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Eating locally sourced food is a great way to ensure the quality of your food. Local country markets and producers are going to have the best of fresh organic produce from your local area. Empower yourself by knowing where your food has come from and how it has been produced, you’re much better off with food grown and produced in your area, than that flown half way around the world and pumped with chemicals.

Eat Green

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So many experts are now advocating the simple message ‘eat more plants’, this is an easy one to implement, by simply adding lots more fruit and veg to your daily diet. Add more green wherever possible. At every meal make sure to have some element of green. Blended in smoothies, soups or sauces is a great way to get more greens into kids.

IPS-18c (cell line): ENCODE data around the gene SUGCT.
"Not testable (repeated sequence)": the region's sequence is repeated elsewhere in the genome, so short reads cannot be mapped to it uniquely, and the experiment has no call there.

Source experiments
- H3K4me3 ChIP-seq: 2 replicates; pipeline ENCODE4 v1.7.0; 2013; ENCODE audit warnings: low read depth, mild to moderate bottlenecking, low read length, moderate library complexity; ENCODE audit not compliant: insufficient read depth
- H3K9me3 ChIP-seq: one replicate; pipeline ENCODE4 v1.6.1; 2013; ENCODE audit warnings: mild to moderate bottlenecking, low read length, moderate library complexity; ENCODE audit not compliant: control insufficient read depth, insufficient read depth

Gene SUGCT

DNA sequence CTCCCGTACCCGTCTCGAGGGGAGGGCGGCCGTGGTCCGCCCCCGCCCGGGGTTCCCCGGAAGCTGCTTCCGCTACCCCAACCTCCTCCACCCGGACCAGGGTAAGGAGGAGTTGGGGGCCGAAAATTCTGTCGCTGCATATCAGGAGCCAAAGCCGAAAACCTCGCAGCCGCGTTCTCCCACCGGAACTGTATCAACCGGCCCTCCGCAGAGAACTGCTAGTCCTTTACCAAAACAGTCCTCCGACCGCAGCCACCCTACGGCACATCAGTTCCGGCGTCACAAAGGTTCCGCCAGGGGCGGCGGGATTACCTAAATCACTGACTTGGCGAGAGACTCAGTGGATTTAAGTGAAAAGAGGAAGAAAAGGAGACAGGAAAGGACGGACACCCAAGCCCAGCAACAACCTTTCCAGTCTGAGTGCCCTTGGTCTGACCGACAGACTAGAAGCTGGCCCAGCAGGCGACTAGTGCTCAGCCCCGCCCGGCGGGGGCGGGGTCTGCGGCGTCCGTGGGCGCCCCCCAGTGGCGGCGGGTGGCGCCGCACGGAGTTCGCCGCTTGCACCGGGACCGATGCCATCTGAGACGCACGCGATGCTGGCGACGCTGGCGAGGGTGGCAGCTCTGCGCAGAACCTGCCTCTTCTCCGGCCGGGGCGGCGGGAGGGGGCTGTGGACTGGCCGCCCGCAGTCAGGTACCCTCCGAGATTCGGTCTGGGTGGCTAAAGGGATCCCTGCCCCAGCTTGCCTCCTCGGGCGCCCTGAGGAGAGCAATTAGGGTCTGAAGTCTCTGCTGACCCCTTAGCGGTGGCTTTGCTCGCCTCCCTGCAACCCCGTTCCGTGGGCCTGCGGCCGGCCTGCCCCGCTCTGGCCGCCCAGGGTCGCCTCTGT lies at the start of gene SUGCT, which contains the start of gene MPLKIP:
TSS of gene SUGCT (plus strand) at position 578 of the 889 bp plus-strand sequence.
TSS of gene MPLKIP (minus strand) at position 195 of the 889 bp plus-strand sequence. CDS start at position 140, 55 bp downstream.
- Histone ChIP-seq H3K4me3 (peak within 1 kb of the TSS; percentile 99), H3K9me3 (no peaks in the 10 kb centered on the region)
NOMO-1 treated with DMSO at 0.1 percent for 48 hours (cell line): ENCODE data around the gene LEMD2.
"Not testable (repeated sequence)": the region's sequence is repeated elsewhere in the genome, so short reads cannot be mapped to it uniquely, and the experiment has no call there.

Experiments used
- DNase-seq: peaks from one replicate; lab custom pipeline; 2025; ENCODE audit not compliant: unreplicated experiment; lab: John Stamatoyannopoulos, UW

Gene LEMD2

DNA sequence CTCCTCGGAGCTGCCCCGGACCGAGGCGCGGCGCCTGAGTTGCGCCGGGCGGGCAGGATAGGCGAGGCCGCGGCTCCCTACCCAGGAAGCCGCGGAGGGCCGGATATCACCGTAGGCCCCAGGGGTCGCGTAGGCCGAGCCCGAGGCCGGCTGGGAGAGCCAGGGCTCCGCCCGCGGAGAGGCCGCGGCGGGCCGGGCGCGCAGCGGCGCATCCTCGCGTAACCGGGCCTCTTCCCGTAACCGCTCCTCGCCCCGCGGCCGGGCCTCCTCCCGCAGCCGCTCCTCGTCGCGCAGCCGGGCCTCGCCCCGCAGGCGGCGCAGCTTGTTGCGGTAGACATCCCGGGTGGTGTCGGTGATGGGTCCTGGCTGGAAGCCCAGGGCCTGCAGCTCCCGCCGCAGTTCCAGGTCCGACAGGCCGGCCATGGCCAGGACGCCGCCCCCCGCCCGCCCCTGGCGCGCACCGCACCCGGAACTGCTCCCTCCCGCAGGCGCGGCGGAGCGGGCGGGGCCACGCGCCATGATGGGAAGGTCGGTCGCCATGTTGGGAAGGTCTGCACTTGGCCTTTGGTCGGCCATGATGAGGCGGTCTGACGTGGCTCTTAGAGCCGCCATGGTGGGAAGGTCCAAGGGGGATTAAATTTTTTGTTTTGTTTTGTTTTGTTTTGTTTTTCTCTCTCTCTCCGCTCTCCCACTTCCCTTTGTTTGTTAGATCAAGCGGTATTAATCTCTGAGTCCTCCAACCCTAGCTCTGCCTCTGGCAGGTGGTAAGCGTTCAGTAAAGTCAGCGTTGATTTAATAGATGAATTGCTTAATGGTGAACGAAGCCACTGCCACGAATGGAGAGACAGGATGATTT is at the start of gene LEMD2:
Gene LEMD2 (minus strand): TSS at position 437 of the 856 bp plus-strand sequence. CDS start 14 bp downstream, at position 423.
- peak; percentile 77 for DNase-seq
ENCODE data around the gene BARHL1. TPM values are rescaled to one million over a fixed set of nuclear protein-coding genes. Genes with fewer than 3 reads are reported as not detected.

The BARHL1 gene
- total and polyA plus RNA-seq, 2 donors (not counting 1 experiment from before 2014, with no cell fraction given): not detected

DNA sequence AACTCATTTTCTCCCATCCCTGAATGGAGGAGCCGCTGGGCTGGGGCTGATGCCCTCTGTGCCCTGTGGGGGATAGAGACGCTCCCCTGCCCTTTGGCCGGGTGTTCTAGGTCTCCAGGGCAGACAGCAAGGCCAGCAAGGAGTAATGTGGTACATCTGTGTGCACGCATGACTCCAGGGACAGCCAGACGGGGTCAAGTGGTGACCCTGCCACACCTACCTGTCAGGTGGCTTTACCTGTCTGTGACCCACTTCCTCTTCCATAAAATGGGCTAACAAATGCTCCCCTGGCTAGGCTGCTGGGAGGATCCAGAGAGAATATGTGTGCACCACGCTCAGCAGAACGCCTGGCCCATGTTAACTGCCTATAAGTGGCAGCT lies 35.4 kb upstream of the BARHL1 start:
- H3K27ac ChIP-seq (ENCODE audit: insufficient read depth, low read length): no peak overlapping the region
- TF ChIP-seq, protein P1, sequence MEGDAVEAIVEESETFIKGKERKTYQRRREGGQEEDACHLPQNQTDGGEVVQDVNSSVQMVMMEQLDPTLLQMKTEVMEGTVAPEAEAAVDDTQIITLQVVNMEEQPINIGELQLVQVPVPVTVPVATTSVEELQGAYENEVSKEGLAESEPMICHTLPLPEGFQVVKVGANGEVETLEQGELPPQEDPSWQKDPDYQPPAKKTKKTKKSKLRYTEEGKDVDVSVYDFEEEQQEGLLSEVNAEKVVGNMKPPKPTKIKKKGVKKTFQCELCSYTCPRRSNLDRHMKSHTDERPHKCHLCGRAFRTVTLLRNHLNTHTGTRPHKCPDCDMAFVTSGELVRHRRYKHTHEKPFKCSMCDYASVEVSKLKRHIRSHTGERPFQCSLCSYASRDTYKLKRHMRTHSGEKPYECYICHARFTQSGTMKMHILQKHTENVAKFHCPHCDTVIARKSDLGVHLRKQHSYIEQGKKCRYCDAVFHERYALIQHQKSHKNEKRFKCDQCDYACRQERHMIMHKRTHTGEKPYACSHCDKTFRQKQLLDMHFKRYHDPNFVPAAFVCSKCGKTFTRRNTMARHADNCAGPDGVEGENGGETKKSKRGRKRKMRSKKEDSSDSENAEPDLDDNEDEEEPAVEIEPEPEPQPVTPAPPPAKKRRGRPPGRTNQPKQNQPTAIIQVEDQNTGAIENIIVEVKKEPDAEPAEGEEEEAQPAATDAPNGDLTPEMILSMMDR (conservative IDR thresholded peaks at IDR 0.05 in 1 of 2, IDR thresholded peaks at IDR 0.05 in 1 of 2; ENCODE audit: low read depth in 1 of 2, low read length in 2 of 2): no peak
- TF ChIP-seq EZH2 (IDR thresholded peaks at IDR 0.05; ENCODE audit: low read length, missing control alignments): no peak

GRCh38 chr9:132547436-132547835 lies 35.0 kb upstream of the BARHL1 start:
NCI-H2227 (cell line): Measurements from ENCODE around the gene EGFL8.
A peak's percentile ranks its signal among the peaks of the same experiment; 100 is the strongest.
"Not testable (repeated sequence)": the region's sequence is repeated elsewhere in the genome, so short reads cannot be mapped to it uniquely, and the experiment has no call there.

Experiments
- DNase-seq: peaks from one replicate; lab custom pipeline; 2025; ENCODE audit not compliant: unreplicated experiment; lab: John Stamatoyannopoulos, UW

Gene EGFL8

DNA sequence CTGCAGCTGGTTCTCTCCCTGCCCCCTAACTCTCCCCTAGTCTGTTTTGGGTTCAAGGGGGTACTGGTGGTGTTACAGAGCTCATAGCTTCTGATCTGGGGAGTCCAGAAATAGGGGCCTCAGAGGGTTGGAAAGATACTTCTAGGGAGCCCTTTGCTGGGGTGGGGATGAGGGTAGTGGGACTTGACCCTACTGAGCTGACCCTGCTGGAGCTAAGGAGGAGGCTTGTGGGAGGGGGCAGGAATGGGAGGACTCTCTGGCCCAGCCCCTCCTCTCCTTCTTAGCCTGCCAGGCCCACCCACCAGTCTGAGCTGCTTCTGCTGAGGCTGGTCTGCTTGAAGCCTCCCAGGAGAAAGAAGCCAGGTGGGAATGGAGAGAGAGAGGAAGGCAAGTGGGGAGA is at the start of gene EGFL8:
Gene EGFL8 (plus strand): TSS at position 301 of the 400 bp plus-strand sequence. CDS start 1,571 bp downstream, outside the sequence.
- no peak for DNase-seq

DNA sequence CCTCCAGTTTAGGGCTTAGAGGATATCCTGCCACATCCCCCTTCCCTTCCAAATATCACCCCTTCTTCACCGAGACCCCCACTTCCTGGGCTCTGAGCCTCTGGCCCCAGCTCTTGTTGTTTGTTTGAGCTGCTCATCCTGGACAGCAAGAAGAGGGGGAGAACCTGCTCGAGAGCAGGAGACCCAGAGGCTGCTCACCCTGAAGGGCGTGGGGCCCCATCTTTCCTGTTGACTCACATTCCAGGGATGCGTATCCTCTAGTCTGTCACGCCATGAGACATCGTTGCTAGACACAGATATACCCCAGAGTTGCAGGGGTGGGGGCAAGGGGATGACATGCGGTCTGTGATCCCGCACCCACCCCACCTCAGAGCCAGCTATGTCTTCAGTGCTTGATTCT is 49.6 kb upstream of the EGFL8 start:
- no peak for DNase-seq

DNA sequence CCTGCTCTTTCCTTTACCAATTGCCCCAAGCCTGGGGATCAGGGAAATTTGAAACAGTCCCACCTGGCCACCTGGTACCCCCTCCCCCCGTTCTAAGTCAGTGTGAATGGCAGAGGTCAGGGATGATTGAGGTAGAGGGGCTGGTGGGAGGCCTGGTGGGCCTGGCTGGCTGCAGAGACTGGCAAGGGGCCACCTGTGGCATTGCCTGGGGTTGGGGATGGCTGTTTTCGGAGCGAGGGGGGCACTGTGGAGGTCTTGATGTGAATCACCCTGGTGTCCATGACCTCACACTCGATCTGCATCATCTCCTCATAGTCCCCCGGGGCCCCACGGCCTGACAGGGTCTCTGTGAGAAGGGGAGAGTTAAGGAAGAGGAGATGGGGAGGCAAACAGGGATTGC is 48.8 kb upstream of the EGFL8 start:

Reduce allergens

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Cutting down on the likes of gluten and dairy is going to do wonders for your digestion, and your gut health. Studies are now showing that the state of our gut health has an impact on our health in general, poor gut health and leaky gut are contributing to increased inflammation and compromised immune systems. Cut down on allergens in your diet and you will cut down on inflammation in your system and your risk of developing chronic inflammation.

Protect your gut health

Alcohol, antibiotics, medications, are just some of the things that damage our gut health. In this day and age almost everyone’s gut bacteria has most likely been compromised in some way. Taking a daily probiotics, eating lots of veg and adding some fermented foods to your diet are great ways to boost gut health.